Geographies of inequalities
Understanding spatial differences lies at the heart of geographical research. Inherit to this is the analytical focus of spatial and social injustices – and the ways in which inequality take place at global and local levels of analysis. These have been important research questions regardless of scientific traditions and paradigms since the birth of modern geography.
The topic for the 7th Nordic Geographers Meeting is: Where are we now? What are the important challenges we have to deal with today? What kinds of spatial and social differences are the most urgent to try to understand? Do we have operational concepts for analyzing today’s inequalities or do we need conceptual improvements? Do we have the methodological tools or is there a need for new approaches?
Is our scientific mission to give guidance to politicians and political agents in order to reduce inequalities and imbalances, or is it to act as uncomfortable and inconvenient analyzers of contemporary anomalies?
Suggestions of topics to address at the meeting:
- One of the main challenges of urban planning and policies is social, economic and ethnic segregation. How can this persistent and seemingly increasing disgrace be understood in a geographical perceptive? We welcome sessions scrutinizing urban, urbanism and post-urbanism from political, economic, social etc. perspectives.
- In the time of global and regional migration flows, the need for geographical analysis is self-evident. Permanent, voluntary and forced migrants as well as temporary commuters and tourists constitute powerful factors of change in social and economic activities. We welcome sessions focusing on the social and economic consequences of migration in regions and countries.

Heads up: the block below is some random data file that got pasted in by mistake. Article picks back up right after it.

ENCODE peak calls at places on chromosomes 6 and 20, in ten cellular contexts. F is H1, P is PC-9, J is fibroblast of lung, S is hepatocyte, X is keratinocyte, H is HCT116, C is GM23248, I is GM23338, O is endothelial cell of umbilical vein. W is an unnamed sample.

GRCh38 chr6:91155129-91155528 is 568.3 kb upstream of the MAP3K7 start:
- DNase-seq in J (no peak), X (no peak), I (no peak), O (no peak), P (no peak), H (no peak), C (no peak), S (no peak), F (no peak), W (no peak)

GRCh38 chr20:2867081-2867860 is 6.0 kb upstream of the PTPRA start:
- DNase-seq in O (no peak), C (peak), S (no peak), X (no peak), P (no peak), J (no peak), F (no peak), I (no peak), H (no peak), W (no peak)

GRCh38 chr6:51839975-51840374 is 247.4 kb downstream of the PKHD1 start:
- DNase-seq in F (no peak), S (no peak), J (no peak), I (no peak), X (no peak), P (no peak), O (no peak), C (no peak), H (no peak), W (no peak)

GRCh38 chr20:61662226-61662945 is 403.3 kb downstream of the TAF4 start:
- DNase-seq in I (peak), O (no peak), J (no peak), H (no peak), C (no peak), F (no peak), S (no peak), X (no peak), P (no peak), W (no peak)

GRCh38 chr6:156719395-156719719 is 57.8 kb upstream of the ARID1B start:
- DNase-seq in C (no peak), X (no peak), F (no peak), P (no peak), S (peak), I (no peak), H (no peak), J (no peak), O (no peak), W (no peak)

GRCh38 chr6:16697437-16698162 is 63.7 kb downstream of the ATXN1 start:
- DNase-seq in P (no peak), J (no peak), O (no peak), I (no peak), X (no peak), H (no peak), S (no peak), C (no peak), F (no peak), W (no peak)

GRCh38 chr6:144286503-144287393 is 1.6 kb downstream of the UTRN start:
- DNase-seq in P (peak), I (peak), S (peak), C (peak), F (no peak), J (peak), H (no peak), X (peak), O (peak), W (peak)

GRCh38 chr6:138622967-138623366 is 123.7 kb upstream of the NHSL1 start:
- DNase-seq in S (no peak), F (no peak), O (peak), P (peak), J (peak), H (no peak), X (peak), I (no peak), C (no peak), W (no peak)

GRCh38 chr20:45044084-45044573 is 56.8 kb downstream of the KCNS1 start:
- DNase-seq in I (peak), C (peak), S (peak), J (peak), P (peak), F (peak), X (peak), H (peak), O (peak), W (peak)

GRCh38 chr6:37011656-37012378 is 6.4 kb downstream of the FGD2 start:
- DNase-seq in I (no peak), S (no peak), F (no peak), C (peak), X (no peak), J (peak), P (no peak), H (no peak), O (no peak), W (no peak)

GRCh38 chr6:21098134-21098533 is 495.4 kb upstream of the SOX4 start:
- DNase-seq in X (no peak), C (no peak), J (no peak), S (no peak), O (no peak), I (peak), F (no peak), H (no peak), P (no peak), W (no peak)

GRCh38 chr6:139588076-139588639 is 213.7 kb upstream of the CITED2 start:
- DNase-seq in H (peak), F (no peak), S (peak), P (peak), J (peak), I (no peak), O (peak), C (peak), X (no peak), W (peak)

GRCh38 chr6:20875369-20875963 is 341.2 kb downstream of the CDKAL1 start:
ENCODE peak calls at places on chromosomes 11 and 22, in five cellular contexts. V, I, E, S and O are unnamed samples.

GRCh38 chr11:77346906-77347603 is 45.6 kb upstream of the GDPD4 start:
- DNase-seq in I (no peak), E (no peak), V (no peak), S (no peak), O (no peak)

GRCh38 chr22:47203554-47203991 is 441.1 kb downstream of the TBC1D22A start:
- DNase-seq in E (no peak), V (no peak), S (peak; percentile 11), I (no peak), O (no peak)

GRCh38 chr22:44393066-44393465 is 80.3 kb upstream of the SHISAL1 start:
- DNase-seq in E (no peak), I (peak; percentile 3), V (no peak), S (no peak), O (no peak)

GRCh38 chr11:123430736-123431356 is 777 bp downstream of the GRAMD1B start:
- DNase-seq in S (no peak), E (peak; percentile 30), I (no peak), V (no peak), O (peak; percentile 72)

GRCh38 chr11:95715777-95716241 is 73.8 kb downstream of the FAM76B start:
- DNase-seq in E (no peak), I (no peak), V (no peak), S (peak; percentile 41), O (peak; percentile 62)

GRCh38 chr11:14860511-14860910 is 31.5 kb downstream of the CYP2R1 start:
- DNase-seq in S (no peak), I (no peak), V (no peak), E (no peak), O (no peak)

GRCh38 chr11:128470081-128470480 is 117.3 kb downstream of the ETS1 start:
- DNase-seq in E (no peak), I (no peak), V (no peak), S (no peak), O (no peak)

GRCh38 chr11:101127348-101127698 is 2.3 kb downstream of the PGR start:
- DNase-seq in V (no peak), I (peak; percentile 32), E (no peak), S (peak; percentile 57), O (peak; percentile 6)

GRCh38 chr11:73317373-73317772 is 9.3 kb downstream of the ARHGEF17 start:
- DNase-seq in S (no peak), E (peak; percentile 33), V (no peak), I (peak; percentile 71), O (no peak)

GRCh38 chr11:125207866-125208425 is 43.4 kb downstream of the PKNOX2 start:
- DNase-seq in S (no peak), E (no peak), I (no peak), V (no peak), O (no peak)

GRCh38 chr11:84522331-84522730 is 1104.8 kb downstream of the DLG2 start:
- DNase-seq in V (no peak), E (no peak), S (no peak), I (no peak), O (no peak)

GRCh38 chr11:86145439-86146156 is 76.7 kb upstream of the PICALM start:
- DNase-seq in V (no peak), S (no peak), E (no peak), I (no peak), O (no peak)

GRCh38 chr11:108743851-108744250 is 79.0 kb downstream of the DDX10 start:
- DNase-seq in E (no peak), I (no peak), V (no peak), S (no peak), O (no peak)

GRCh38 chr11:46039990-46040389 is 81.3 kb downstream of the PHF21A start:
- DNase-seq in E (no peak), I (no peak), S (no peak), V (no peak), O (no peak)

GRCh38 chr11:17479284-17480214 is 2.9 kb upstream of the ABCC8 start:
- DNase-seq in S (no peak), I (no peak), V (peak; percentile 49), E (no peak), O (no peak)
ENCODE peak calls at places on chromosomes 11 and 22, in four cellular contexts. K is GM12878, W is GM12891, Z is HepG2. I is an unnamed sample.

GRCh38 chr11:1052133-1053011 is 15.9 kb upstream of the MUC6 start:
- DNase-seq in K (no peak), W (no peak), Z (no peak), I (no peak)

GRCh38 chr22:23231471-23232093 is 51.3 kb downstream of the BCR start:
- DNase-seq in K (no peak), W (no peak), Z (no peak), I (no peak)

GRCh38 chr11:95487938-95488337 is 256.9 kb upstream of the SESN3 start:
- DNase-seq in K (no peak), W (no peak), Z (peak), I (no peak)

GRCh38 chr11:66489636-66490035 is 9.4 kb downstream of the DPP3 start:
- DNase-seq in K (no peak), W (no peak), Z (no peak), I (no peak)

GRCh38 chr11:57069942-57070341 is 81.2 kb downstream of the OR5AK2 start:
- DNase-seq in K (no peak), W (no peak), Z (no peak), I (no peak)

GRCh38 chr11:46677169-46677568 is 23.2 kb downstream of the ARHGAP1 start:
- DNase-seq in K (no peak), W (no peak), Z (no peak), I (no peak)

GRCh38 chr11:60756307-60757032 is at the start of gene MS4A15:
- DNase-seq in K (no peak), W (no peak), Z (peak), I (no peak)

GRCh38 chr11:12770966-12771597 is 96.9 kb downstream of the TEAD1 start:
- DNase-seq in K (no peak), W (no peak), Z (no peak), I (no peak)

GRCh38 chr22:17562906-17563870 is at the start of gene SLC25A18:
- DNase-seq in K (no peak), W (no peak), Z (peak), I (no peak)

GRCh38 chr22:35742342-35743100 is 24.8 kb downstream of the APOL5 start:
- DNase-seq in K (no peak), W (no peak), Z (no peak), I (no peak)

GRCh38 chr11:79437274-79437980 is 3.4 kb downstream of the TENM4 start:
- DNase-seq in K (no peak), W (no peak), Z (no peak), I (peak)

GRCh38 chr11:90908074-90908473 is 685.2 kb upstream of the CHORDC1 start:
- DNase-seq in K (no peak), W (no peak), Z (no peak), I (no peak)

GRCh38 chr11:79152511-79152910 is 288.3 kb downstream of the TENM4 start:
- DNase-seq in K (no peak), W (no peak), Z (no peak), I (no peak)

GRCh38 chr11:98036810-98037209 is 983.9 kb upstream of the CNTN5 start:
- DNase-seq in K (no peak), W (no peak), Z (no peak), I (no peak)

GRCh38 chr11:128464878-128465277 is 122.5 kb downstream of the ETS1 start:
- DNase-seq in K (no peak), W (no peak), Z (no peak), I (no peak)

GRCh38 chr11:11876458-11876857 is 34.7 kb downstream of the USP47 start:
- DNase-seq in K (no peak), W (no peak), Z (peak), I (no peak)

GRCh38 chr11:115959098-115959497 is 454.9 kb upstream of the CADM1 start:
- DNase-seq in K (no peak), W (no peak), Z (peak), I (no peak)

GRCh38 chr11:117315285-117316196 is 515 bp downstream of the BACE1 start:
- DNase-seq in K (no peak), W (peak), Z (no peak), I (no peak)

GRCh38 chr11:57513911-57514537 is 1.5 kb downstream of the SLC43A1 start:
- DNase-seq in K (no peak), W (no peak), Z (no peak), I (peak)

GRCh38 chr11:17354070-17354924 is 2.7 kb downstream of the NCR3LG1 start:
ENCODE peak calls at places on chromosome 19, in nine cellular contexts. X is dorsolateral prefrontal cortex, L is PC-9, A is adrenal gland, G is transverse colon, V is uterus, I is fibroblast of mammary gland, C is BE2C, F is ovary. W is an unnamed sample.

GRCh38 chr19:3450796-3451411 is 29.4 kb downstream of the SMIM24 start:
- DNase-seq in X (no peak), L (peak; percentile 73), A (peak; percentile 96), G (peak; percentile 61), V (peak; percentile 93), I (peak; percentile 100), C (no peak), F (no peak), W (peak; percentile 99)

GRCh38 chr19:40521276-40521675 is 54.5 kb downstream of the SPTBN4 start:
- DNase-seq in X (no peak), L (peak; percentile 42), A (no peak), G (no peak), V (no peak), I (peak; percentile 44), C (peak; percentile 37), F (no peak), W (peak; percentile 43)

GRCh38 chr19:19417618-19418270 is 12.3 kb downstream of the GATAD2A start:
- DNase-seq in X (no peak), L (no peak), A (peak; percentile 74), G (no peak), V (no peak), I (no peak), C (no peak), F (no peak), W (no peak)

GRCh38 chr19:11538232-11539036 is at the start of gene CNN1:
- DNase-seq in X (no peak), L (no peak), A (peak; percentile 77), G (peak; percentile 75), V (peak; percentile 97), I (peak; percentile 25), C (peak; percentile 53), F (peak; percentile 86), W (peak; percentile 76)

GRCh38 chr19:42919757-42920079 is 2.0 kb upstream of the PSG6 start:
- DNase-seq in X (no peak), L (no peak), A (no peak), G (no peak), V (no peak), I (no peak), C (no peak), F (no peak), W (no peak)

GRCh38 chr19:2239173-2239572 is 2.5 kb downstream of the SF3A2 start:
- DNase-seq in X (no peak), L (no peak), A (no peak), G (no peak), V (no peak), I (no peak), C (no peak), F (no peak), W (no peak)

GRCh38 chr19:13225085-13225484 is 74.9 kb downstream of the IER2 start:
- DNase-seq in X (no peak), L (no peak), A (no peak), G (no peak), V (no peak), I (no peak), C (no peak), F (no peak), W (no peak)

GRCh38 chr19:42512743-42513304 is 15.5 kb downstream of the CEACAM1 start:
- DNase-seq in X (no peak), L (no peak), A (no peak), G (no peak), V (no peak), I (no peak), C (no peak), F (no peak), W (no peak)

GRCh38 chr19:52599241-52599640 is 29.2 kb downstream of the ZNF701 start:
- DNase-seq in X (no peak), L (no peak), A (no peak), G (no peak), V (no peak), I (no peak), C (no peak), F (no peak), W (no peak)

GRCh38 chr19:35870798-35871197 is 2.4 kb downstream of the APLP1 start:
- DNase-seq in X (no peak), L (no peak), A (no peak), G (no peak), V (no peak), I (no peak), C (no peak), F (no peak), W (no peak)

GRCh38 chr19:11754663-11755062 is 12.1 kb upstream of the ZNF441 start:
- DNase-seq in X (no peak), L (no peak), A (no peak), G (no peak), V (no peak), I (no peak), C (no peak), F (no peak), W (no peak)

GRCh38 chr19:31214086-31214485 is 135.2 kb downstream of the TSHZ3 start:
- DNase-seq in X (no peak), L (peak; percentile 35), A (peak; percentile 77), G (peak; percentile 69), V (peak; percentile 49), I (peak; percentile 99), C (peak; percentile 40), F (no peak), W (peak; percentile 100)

- Inequality is manifested in the landscape through different visible and invisible power relations. Studying these relations through the lens of political ecology, can shed further light on the geographical aspects of inequality. We are open to sessions exploring how these issues are challenged, fought against and resolved from a multi-scalar and historical perspective.
- Gender inequalities are spatially manifested and thus made visible. Moreover, seemingly contradictory gender relations can be explored and explained by spatial and local analysis. We welcome sessions on the issue of how geographical gender analysis can improve gender understanding.
- Globalization and industrial restructuring is challenging the economic resilience and sustainability of cities and regions. We welcome sessions exploring different aspects of the economic activities and how these transform and develop national and international relations and distribution of resources and power.
- Regional inequalities are found in material realities and lived experiences of individuals and groups. Regional inequalities are also manifested in discourses and are active in pronouncing regional demarcations and categories. We welcome sessions exploring various perspectives on how regional inequalities are constituted and managed on individual, group or society level.
- Climate change is one of the pertinent issues in the 21st century, creating inequalities economically, socially, and materially – in particular between the global North and South. In a post-COP21 Paris world how has approaches to climate changed? What are the policy implications? Who is benefitting? Which road blocks remain? We welcome sessions that explore all aspects of climate change in the coming decades.
- In a society characterized by knowledge intense industries, learning and the learning institutions (from public pre-schools to global multinationals) are crucial, not least so to processes of social polarization and equalization. We welcome sessions exploring the geographies of learning covering perspectives from pedagogical school practices over the formation of worldviews and 'learning landscapes' to the political-economic systems of human capital reproduction in a competitive world.
April 6, 2016
Page editor: Anders Rickegård
Source: Department of Human Geography